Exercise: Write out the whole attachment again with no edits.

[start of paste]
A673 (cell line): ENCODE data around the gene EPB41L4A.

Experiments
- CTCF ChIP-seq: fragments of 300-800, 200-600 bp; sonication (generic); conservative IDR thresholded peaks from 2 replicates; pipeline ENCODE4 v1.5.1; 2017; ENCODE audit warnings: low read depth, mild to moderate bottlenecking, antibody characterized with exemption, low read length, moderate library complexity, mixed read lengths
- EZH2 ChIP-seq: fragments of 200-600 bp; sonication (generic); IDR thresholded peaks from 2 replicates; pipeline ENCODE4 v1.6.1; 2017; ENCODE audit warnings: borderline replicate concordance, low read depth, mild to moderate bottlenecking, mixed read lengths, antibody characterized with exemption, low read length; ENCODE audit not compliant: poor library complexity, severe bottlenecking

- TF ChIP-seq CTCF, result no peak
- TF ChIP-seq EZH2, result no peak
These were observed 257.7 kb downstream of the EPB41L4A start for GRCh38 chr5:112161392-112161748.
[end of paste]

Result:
A673 (cell line): ENCODE data around the gene EPB41L4A.

Experiments
- CTCF ChIP-seq: fragments of 300-800, 200-600 bp; sonication (generic); conservative IDR thresholded peaks from 2 replicates; pipeline ENCODE4 v1.5.1; 2017; ENCODE audit warnings: low read depth, mild to moderate bottlenecking, antibody characterized with exemption, low read length, moderate library complexity, mixed read lengths
- EZH2 ChIP-seq: fragments of 200-600 bp; sonication (generic); IDR thresholded peaks from 2 replicates; pipeline ENCODE4 v1.6.1; 2017; ENCODE audit warnings: borderline replicate concordance, low read depth, mild to moderate bottlenecking, mixed read lengths, antibody characterized with exemption, low read length; ENCODE audit not compliant: poor library complexity, severe bottlenecking

- TF ChIP-seq CTCF, result no peak
- TF ChIP-seq EZH2, result no peak
These were observed 257.7 kb downstream of the EPB41L4A start for GRCh38 chr5:112161392-112161748.